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Problem computing time based on TimeZones

Ritu Bansal
Greenhorn

Joined: Nov 07, 2007
Posts: 11
I have a piece of code that generates timestamps based on US TimeZones such as Pacific, Central and Eastern. I get correct results when I run this code locally (EST) but get results an hour off when I run the same code on a server running in US central time. See the results below and the code that I run.

Results from running the code on Dev Server:
ts: 2007-11-05 10:39:03.19 (Default time)
tsEST: 2007-11-05 10:39:03.019 (EST based on TimeZone String America/New_York, should be 11:39)
tsCST: 2007-11-05 09:39:03.019 (Central time based on TimeZone String US/Central, should be 10:39)
tsPST: 2007-11-05 07:39:03.019 (Pacific time based on TimeZone String America/Los_Angeles, should be 8:39)

Results from running the same code on Local machine:
tsEST: 2007-11-05 11:39:01.272 (Eastern Time based on TimeZone String America/New_York)
tsCST: 2007-11-05 10:39:01.272 (Central time based on TimeZone String US/Central)
tsPST: 2007-11-05 08:39:01.272 (Pacific time based on TimeZone String America/Los_Angeles)

Below is the code that I ran.

Timestamp ts = new Timestamp(Calendar.getInstance().getTime().getTime());
DateFormat df1 = new SimpleDateFormat( "yyyy-MM-dd HH:mm:ss.SS" );

GregorianCalendar cal1 = new GregorianCalendar();
Timestamp tsNow = new Timestamp(cal1.getTimeInMillis());

TimeZone tsEST = TimeZone.getTimeZone("America/New_York");
String inPattern = "yyyy-MM-dd HH:mm:ss.SS";
DateFormat df = new SimpleDateFormat(inPattern);
df.setTimeZone(tsEST);
Date date = df.parse(tsNow.toString());
df.setTimeZone(tsEST);
ts = new Timestamp( df1.parse( df.format(date) ).getTime() );
System.out.println("tsEST: " + ts.toString());

DateFormat df2 = new SimpleDateFormat(inPattern);
TimeZone tsCST = TimeZone.getTimeZone("US/Central");
df2.setTimeZone(tsCST);
ts = new Timestamp( df1.parse( df2.format(date) ).getTime() );
System.out.println("tsCST: " + ts.toString());

TimeZone tsPST = TimeZone.getTimeZone("America/Los_Angeles");
df.setTimeZone(tsPST);
ts = new Timestamp( df1.parse( df.format(date) ).getTime() );
System.out.println("tsPST: " + ts.toString());

Can somone help me identify why the server is not producing correct time.
Ernest Friedman-Hill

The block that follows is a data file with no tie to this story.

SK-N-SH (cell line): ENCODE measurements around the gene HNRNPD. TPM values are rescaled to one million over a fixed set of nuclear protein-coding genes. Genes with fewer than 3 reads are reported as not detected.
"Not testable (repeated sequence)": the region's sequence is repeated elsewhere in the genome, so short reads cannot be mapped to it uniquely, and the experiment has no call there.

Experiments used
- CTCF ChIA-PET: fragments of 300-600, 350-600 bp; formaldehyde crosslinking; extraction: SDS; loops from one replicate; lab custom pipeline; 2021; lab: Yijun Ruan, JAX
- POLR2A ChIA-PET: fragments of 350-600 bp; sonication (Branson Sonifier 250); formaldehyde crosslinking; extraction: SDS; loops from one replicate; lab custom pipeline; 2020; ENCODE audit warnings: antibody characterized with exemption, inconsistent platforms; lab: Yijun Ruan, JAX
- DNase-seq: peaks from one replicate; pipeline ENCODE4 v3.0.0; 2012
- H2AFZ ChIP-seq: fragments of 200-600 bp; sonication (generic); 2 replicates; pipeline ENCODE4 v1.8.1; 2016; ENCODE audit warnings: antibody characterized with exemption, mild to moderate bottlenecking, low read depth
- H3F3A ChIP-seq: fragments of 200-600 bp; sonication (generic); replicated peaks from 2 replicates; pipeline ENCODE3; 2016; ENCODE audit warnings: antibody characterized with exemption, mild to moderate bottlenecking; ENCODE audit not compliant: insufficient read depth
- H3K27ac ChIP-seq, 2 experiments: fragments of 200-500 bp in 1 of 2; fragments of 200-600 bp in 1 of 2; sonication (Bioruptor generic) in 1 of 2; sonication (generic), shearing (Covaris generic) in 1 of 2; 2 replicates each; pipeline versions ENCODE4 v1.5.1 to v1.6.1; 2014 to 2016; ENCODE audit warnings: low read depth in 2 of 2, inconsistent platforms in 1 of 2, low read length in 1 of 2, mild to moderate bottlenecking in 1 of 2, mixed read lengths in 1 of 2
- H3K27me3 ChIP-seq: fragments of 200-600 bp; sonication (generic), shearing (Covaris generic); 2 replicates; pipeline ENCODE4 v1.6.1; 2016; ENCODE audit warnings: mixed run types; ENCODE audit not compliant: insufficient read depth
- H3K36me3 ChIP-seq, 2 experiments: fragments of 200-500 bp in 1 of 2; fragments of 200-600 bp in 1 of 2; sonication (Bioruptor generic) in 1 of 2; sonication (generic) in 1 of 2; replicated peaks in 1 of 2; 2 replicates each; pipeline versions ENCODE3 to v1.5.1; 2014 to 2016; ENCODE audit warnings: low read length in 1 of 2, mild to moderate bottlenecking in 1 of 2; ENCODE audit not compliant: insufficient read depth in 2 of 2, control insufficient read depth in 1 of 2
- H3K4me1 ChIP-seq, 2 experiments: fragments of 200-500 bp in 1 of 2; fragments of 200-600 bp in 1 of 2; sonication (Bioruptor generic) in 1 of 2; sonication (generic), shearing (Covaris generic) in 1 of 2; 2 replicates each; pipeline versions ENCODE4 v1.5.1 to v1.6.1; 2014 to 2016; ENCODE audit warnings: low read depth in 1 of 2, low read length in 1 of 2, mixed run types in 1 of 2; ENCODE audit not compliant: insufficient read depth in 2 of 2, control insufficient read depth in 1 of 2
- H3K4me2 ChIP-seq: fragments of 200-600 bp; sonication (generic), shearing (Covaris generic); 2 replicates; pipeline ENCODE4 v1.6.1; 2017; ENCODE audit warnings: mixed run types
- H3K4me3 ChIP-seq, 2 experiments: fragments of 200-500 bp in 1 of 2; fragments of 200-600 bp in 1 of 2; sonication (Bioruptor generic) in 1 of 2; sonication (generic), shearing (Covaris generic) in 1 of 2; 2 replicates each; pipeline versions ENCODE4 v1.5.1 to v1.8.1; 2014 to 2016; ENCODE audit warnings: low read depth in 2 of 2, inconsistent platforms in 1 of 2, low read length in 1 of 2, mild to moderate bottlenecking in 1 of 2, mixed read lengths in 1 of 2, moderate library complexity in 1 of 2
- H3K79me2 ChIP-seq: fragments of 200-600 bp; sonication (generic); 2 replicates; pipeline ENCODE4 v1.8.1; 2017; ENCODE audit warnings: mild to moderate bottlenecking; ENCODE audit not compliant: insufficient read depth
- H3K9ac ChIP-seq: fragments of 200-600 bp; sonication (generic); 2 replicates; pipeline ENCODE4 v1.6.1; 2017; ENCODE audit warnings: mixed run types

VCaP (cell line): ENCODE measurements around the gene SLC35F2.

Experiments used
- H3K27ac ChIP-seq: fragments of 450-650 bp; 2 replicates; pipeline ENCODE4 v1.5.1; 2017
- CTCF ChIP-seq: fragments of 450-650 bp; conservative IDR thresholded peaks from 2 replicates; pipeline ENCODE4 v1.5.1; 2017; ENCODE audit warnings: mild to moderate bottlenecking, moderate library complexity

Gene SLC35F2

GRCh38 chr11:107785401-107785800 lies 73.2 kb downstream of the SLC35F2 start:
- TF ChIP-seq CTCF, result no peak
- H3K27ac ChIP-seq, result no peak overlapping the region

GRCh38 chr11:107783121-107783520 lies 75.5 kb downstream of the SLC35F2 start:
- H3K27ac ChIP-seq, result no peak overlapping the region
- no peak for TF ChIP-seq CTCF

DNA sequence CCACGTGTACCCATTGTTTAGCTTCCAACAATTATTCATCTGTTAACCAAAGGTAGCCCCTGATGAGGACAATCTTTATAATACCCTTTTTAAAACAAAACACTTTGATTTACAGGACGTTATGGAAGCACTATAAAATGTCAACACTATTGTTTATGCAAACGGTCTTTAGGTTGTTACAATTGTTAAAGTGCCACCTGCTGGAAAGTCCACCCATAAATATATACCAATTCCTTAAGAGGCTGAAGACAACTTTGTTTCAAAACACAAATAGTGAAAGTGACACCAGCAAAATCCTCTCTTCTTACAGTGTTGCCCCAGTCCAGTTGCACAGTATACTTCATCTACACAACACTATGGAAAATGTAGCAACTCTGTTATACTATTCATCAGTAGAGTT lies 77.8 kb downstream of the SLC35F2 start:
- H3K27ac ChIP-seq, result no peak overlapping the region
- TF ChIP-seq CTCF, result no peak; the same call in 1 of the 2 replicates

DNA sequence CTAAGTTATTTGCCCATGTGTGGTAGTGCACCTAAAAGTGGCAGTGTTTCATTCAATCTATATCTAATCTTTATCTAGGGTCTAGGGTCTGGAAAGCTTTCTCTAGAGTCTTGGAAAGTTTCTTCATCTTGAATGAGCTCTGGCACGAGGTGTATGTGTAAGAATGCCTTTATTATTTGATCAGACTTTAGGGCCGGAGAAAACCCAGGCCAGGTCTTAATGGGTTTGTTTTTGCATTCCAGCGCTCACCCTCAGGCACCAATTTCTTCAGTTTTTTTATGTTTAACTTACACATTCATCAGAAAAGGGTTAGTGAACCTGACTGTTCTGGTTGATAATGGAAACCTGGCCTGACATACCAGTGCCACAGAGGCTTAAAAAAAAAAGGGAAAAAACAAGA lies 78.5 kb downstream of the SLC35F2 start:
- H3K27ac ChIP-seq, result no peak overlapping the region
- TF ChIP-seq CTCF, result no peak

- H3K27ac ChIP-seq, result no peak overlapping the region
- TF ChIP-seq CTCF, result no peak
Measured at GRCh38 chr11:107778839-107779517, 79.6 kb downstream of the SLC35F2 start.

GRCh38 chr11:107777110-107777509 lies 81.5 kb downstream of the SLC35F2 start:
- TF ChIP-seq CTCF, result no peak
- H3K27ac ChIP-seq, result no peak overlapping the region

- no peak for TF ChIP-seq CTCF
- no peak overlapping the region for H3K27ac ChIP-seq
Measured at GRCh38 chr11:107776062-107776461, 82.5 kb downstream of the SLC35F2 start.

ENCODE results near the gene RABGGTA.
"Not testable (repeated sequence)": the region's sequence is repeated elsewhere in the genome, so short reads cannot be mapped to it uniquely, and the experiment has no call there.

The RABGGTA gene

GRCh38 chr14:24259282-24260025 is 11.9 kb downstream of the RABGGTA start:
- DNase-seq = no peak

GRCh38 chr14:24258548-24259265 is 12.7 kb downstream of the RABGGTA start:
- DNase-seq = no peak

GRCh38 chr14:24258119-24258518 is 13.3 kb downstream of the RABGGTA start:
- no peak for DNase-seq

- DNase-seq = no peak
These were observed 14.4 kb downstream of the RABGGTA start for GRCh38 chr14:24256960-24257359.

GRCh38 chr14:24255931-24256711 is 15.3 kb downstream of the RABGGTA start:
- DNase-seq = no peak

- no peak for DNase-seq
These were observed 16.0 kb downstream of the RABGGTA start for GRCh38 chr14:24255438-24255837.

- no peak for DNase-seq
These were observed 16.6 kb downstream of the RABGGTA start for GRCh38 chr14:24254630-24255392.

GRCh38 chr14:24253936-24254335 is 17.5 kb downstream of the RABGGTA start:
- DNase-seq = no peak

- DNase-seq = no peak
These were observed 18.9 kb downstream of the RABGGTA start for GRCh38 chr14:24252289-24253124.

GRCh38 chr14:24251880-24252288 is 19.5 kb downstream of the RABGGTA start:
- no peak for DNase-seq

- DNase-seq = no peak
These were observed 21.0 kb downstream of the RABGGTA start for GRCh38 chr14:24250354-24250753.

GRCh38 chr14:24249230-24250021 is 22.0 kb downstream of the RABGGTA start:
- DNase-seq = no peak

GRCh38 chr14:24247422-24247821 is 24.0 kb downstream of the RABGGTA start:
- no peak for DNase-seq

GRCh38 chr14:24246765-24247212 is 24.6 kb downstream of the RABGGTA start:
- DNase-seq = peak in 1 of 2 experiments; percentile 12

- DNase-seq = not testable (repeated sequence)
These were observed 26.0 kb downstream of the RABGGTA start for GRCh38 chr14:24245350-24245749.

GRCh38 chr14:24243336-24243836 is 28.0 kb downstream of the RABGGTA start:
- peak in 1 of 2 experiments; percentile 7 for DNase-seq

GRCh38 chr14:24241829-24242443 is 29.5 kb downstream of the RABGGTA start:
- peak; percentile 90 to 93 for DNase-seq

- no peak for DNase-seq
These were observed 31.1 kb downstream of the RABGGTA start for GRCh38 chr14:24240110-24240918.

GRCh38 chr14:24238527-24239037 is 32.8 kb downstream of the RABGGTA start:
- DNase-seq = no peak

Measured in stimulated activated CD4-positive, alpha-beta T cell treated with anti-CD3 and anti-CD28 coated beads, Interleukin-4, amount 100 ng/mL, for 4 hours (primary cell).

author and iconoclast
Marshal

Joined: Jul 08, 2003
Posts: 24184
    
  34

Hi,

Welcome to JavaRanch!

So do you know about Daylight Savings Time, and how wall-clock time in New York is EDT right now, not EST? What time does the clock on the wall near the "central time" server say when you run this code? Have both systems (and JVMs) had the appropriate Daylight Savings Time patches applied, since the dates for DST were changed this year?


[Jess in Action][AskingGoodQuestions]
James Gustavsen
Greenhorn

Joined: Nov 07, 2007
Posts: 1
I believe that the time changed from EDT to EST last weekend Nov. 4.
Paul Clapham
Bartender

Joined: Oct 14, 2005
Posts: 18570
    
    8

Using a SimpleDateFormat and setting its TimeZone is the correct thing to do. But I don't understand that business with the Timestamp object. So I would just leave it out. Right now you are trying to test too many things with a single test.
Jim Yingst
Wanderer
Sheriff

Joined: Jan 30, 2000
Posts: 18671
Yes, daylight saving time ended last Sunday in the US.

There seems to be a lot of unnecessary code here, formatting and parsing and toStringing back and forth. I can't keep track of what's going on here. Or at least I'm not motivated to try - what you need is much simpler, e.g. for pacific time:


Once the date and time zones are created, the only thing necessary to convert the date to a particular time zone is the call to format(). Not format() and parse() and getTime() and toString() - just format.
[ November 07, 2007: Message edited by: Jim Yingst ]

"I'm not back." - Bill Harding, Twister
Ritu Bansal
Greenhorn

Joined: Nov 07, 2007
Posts: 11
Thanks everyone for taking interest in my problem.

The above code looks complicated so I have tried to make it simpler below. I still need to produce a timestamp based on the timezone.

Date date = new Date();
DateFormat df = new SimpleDateFormat("yyyy-MM-dd HH:mm:ss.SS");
df.setTimeZone(TimeZone.getTimeZone("America/Los_Angeles"));
Timestamp tsPST = new Timestamp(new SimpleDateFormat("yyyy-MM-dd HH:mm:ss.SS").parse(df.format(date)).getTime());
System.out.println(tsPST.toString());


My local machine is in Eastern timezone and the server is in US Central time zone. I ran the same piece of code exactly at the same time on both machines and I get 2 different sets of time with an hour difference which I shouldn't. The generated timestamp (from the system out )that I get at my local machine is 2007-11-07 12:28:17.549 and at the server is 2007-11-07 11:28:17.549. The server seems to be not producing correct timestamp.

The server is running jdk 142_11. What patch should be applied to the server to reflect correct results.
Paul Clapham
Bartender

Joined: Oct 14, 2005
Posts: 18570
    
    8

I still need to produce a timestamp based on the timezone.
And here's the part of the problem you aren't understanding. A timestamp just contains the number of milliseconds since midnight (GMT) on January 1, 1970. You can certainly format a timezone to show the equivalent time in any timezone you like, and you already know how to do that with SimpleDateFormat. But wanting the timestamp itself to contain the timezone makes no sense. All of that formatting and parsing back and forth is going to get you nowhere.
Ritu Bansal
Greenhorn

Joined: Nov 07, 2007
Posts: 11
Thanks everyone. I have it resolved now. I noticed that only the format method produces the correct timezone based time. So I am using the date string produced by the format. If I try to parse it to get the date object, it doesn't work.
 
It is sorta covered in the JavaRanch Style Guide.
 
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